Mitchell Park Horticultural Conservatory (Photo credit: Wikimedia Commons)
I know, I know! It’s not a museum, but hear my case. This is one of the best cheap dates in Milwaukee. For less than a can of beer, you can experience the desert, tropical and floral shows in climate-controlled bee-hive shaped domes. It’s the only conodial (non-geodesic) glass house in the world! Birds from the rainforest keep the plants and trees happy in the tropical dome. The Domes, as they are locally known, were remodeled in 2008. They host art shows, concerts and evening light shows. The Domes are perfect for Mother’s or Father’s day and holiday flower shows, but the flowers are beautiful all year.
The Pfister Hotel Artist in Residence (Photo credit: Pfister Hotel)
How does a hotel built in 1893 become an art destination? The Pfister Hotel has a large Victorian art collection, architecture tours, time capsule and most importantly an Artist-in-Residence program. An artist works on the hotel’s main floor, behind glass walls, for 30 hours a week. Their work is on display and for sale, but each he/she creates a legacy piece that goes on permanent display at the hotel. Last year’s artist, Timothy Westbrook, went on to achieve fame and success on Project Runway! It’s incredible to see the hotel supporting contemporary artists alongside their priceless Victorian art collection. But that’s not all! The Pfister Narrator is a stipend position for an aspiring writer. They interview hotel guests to contribute to the Pfister Hotel’s blog.
Discovery Museum (Photo credit: Jessica Reid)
What do you say to fresh and salt-water aquariums, a television studio and a techno jungle? You can’t go wrong with Discovery World, because it’s five museums in one. 120,000 square feet of interactive experiences featuring Wisconsin manufacturing companies like Briggs & Stratton, Johnson Controls and Rockwell. Kids love climbing into the human hamster wheel, while grown-ups can get lost in the history of the electric guitar or the future of electric cars.
Plus, the museum doubles as the pier for for the Sailing Vessel Dennis Sullivan, the world’s only re-creation of a Great Lakes 19th century three-masted schooner. It’s fun to watch the crew working on the vessel from the windows of the museum.
Charles Allis Museum (Photo credit: Milwaukee Film Classics)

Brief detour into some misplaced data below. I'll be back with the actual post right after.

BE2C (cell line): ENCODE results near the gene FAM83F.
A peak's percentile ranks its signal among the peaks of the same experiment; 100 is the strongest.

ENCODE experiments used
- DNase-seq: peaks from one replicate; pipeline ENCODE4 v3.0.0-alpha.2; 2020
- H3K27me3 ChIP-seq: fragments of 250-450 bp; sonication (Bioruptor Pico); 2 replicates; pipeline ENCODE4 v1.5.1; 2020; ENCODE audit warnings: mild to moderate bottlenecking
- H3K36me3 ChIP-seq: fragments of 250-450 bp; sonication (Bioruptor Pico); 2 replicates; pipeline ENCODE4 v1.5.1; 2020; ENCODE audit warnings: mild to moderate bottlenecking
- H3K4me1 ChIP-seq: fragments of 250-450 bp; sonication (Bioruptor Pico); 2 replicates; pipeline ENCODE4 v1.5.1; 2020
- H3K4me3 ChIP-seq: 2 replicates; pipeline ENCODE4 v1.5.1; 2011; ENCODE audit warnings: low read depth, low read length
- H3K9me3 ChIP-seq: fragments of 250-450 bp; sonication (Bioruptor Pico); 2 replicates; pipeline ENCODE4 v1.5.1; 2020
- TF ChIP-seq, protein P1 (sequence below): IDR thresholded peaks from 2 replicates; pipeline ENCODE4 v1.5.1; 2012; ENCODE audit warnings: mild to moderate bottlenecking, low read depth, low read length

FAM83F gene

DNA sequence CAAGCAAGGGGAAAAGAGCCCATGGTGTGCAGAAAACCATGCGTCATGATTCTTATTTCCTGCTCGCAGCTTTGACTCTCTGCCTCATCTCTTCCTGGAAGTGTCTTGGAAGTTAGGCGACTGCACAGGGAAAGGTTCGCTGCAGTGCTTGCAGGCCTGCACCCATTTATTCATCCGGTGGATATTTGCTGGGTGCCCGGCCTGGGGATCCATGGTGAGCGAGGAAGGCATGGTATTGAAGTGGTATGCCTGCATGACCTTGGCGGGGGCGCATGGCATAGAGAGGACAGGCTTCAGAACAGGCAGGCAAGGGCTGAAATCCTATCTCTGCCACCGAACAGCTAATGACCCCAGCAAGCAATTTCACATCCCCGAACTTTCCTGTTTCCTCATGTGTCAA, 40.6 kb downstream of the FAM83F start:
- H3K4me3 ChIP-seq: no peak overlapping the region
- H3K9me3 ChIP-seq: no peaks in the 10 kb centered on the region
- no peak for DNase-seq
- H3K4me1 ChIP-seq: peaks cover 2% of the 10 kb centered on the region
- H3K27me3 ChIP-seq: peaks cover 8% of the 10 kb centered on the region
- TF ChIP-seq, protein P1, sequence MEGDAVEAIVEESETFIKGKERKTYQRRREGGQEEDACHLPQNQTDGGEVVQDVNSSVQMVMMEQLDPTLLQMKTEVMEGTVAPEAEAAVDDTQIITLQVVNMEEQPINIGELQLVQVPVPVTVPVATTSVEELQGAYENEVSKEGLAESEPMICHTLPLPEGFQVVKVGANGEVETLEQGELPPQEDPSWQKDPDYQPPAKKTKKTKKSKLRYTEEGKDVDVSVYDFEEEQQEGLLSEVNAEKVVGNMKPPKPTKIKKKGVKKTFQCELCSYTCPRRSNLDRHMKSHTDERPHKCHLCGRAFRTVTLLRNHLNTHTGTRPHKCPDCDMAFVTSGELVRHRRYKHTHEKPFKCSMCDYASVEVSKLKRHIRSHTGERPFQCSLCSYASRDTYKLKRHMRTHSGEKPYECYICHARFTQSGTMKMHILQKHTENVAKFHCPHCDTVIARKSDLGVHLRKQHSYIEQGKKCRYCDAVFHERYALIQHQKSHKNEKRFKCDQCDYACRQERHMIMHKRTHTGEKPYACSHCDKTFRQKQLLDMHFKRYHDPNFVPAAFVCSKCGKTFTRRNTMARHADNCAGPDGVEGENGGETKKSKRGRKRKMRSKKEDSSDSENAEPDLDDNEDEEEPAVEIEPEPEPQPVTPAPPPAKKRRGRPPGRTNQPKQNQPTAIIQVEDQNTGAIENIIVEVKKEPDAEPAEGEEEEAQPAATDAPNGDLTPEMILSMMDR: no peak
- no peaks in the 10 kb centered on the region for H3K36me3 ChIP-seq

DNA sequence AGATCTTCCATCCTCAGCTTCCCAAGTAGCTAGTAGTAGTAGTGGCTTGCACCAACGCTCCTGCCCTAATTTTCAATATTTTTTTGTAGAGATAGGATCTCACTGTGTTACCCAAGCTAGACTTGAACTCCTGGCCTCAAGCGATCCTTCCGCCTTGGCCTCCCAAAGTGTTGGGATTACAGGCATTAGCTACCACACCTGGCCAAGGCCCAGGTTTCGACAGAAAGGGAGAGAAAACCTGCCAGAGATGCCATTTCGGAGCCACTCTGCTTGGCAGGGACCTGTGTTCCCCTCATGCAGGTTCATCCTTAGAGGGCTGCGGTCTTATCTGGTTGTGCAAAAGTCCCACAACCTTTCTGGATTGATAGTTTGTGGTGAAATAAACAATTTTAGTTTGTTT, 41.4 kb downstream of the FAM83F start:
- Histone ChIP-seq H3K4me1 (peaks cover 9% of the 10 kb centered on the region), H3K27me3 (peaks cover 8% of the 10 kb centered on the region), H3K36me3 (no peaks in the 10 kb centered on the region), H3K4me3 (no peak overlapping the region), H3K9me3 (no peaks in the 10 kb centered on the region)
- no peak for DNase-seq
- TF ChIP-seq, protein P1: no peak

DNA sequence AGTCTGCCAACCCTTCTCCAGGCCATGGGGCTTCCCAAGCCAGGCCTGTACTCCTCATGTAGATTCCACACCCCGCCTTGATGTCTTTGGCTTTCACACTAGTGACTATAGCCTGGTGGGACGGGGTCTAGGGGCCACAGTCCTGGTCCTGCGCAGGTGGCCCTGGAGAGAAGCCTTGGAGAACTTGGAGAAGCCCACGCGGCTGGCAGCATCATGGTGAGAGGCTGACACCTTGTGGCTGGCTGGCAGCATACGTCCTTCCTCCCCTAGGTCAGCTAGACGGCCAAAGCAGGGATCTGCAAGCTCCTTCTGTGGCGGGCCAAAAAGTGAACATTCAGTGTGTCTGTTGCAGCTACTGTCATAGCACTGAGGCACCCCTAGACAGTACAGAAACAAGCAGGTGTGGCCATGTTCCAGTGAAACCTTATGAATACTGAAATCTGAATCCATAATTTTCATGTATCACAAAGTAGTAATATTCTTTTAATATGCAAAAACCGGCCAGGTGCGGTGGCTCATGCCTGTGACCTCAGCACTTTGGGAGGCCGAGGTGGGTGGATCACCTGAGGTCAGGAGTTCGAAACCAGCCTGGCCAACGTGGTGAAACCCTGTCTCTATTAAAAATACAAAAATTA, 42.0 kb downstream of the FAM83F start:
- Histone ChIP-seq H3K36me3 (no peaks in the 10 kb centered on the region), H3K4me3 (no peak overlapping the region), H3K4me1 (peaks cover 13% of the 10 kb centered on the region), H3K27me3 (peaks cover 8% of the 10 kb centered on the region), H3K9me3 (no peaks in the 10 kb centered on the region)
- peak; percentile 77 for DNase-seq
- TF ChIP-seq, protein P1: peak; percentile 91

Love classic movies? See a 16mm, reel-to-reel film from the 30’s and 40’s with a film historian while sipping wine! And–shocker–the movie tickets are only $7! Dale Kuntz, President of Milwaukee Film Classics, shows films from his private collection at the Charles Allis Museum, every other Wednesday at 7:30 p.m. If you have time, tour the venue beforehand. The Allis home is a Tudor-style mansion built by Milwaukee architect Alexander Eschweiler.
Grohmann Museum (Photo credit: Grohmann Museum)
On your break from work, may I suggest looking at art about work? The Milwaukee School of Engineering’s Grohmann Museum has the largest art collection dedicated to the evolution of human work in the world. Sound laborious? It’s surprisingly entertaining. From the Dutch masters to Spanish modern paintings to 9 foot bronze sculptures on the living green roof, the Grohmann Museum will make you feel empowered. The hundreds of paintings showing people toiling through the ages just might give you a new appreciation for your modern desk job!
Splash Studio in The Historic Third Ward (Photo credit: Splash Studio)
Ready to invest? The Historic Third Ward is the place to find local working artists and over 25 art galleries. The best art scene in the neighborhood can be found at Splash Studio, a painting bar where the art is made by you… while drinking. That’s right, it’s a full service bar and an art studio. Aprons, easels, canvases, paint and brushes are all provided with a flat studio fee.
Oh Milwaukee, you know how to get the creative juices flowing!